Russian Foreign Minister Hopeful for Prompt Resolution of START Negotiations

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We are happy to serve you a daily summary of the day's top nuclear policy stories each morning, with excerpts from the stories in bullet form.

Stories we're following today:

Russia Says Hopes for Prompt U.S. Nuclear Deal - Reuters [link]

  • "The remaining questions, I hope, will be resolved rather promptly when the negotiations resume, and they will resume at the very beginning of February, I think," Russia Foreign Minister Sergei Lavrov told reporters.
  • Sergei Lavrov's comments were Moscow's strongest public statement yet on a deal.
  • Lavrov said Jones and his Russian counterpart were expected to give the negotiators instructions that would help reach compromises. He did not say what remains in dispute or precisely when a final agreement might be reached.

Worried about Iran? Ratify Nuclear Test Ban Treaty - Greg Thielmann in the Des Moines Register [link]

  • An important step [to containing Iran's nuclear program] is ratification of the Comprehensive Test Ban Treaty (CTBT). Without the nuclear weapon test explosions banned by the treaty, states like Iran would have trouble validating the advanced, smaller-warhead designs they need for ballistic missile delivery.
  • President Barack Obama and a growing list of bipartisan leaders regard the CTBT as a linchpin of international efforts to reduce nuclear dangers, including the risk that Iran would decide to build or be able to build advanced nuclear weapons. U.S. ratification is key.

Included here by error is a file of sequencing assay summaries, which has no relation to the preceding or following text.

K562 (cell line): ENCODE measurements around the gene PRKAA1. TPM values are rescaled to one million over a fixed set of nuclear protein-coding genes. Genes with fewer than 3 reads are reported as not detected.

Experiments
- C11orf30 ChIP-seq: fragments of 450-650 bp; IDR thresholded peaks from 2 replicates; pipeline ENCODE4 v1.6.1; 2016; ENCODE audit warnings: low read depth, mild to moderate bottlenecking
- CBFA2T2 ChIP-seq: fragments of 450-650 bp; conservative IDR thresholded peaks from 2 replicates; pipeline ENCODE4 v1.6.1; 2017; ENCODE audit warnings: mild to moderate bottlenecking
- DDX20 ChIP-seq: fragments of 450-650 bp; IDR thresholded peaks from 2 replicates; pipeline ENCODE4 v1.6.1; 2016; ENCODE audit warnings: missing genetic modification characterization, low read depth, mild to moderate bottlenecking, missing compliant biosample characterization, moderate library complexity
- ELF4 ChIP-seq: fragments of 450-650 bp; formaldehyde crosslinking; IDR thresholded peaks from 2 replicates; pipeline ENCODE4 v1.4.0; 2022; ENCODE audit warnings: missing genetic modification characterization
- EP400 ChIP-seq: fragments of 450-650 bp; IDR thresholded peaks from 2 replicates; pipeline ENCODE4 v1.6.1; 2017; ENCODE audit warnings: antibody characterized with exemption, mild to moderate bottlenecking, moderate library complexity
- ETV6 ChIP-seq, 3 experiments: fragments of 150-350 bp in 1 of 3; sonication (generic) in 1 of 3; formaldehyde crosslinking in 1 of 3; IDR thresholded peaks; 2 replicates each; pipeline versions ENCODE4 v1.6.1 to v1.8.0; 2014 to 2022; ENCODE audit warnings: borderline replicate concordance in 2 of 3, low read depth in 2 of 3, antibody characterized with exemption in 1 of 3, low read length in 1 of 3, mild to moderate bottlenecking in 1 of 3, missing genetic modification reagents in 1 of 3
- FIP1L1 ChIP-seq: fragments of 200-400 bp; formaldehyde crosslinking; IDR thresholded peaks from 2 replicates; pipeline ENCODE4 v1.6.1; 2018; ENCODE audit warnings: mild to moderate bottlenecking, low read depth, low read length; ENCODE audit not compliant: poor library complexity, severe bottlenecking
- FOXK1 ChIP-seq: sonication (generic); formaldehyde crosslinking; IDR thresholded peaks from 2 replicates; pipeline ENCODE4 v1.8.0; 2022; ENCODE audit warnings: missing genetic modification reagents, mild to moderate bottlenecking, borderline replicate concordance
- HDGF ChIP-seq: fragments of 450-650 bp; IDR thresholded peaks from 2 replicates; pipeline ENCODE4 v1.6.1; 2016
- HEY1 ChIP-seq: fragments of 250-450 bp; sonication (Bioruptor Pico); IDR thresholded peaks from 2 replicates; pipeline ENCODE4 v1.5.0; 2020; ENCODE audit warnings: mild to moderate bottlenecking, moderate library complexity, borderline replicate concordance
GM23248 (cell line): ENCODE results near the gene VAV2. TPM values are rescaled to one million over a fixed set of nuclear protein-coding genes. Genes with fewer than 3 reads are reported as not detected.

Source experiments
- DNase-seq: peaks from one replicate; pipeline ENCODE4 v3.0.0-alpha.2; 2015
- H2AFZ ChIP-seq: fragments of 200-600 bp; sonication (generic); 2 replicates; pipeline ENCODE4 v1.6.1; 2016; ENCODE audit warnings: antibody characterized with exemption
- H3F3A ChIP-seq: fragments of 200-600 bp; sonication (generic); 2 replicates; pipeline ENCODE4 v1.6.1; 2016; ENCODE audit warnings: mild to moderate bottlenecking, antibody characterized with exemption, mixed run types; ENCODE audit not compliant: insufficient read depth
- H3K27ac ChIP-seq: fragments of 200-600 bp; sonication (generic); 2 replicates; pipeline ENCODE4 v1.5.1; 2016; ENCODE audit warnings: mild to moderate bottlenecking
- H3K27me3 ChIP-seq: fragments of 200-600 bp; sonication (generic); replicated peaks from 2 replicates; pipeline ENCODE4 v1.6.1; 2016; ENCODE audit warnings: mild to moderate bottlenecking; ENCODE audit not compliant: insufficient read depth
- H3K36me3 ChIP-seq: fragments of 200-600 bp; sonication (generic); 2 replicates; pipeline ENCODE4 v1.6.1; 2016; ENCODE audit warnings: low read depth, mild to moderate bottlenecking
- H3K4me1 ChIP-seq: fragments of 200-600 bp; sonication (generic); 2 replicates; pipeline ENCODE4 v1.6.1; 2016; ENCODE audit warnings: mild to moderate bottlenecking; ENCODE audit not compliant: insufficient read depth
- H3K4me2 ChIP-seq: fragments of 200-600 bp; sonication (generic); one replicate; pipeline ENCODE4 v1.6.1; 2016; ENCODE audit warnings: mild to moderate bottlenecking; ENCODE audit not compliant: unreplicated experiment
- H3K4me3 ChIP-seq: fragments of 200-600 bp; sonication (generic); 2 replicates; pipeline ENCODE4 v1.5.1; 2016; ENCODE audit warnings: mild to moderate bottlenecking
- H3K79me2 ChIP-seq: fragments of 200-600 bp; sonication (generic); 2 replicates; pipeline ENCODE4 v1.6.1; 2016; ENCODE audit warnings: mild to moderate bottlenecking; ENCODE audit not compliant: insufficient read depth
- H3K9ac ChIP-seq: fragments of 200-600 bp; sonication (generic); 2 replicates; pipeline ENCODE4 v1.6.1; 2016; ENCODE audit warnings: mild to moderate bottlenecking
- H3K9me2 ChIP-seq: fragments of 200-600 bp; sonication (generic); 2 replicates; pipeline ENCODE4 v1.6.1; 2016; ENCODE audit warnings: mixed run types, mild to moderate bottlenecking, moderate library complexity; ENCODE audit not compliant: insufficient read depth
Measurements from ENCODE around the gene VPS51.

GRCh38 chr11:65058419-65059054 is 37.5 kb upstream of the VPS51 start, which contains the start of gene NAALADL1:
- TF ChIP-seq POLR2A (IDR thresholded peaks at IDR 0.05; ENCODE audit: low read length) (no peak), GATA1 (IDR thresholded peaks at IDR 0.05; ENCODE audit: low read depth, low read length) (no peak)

• CTBT ratification by any of the key hold-out countries would make it harder for Iran to explain why it should not also ratify. Moreover, ratification progress would further strengthen the treaty's global verification network, ensuring detection of any Iranian test.
  • The United States no longer needs nuclear tests; Iran and other potential proliferators do. It's time for the U.S. Senate to do its part in containing nuclear threats by ratifying the Comprehensive Test Ban Treaty.
  • Greg Thielmann is a Senior Fellow at the Arms Control Association - a Ploughshares grantee.

President’s New Budget Will Ensure Nukes Reliability - Max Bergmann of the Wonk Room [link]

  • The President’s new budget, due out shortly after the State of the Union address, will likely sweep the knee of one the main conservative arguments against the START treaty and efforts to cut nuclear weapons in general.
  • It appears now that the Administration’s new budget will take dramatic steps to address the concerns of the JASON study and of the four horsemen, thereby assuring the reliability of the US nuclear arsenal and the irrelevance of any new nuclear warhead.
  • One of the central arguments of conservatives opposed to arms control is the bogus notion that the US shouldn’t cut its nuclear forces because the existing nuclear arsenal is “deteriorating” and is increasingly unreliable.
  • By increasing spending on nuclear maintenance efforts, the President’s budget insures the US nuclear arsenal will remain reliable well into the future. Hence, conservative arguments that we can’t cut nuclear weapons because our arsenal is not reliable just have no basis in reality.

The Doomsday Clock Keeps Ticking - Lawrence Krauss in the L.A. Times [link]

  • Last week, on behalf of the Bulletin of the Atomic Scientists, I announced that the Doomsday Clock... was to be moved back by one minute from its previous setting of five minutes to midnight
  • For the first time since atomic bombs were dropped in 1945, leaders of nuclear weapons states are cooperating to vastly reduce their arsenals and secure all nuclear bomb-making material.
  • But good intentions and action are different things. Governments won't find the political will to follow through unless the public demands it. For that to happen, scientists can't just warn of impending doom; we have to dispel the misconceptions that make it easy for business-as-usual to persist. Here are seven wrongheaded notions that keep the clock ticking: [Link through to read more]

The Lighter Side (??)

HOWTO: survive a nuclear attack by Mutual of Omaha, 1951 - Boing Boing [link]

  • This 1951 Mutual of Omaha duck-and-cover ad explains how to survive a nuclear attack, giving such wise advise as "resist the impulse to look toward the source of this burning brightness," "shield yourself from the flash of brilliance," and "be alert for the blast wave." Helpful stuff.